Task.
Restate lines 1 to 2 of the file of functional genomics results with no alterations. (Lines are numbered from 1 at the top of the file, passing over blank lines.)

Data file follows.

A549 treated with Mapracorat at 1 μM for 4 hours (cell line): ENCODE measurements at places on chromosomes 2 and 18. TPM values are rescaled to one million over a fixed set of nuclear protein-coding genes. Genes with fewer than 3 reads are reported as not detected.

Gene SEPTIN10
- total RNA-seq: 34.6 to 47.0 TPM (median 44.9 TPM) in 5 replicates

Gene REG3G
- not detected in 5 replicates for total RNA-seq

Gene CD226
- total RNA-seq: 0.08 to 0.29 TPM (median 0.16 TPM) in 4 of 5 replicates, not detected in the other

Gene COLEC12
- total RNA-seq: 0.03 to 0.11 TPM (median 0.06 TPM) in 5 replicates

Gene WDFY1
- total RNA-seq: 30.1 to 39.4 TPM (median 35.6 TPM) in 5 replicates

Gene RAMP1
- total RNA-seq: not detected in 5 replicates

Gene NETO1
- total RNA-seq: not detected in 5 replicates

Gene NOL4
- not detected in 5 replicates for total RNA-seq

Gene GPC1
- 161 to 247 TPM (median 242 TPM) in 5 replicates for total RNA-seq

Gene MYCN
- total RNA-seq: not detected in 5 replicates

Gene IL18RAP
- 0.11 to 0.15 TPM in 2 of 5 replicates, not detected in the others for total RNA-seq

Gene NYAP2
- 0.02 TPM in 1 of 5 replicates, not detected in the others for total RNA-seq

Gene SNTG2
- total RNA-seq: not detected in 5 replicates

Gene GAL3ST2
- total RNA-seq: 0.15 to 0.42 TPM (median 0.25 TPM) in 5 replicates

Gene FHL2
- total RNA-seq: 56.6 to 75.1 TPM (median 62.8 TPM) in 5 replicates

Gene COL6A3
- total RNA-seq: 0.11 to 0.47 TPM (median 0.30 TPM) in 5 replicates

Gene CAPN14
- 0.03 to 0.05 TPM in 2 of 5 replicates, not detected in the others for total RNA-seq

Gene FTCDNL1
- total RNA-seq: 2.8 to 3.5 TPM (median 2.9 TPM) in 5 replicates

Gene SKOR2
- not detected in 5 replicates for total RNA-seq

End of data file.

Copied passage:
A549 treated with Mapracorat at 1 μM for 4 hours (cell line): ENCODE measurements at places on chromosomes 2 and 18. TPM values are rescaled to one million over a fixed set of nuclear protein-coding genes. Genes with fewer than 3 reads are reported as not detected.

Gene SEPTIN10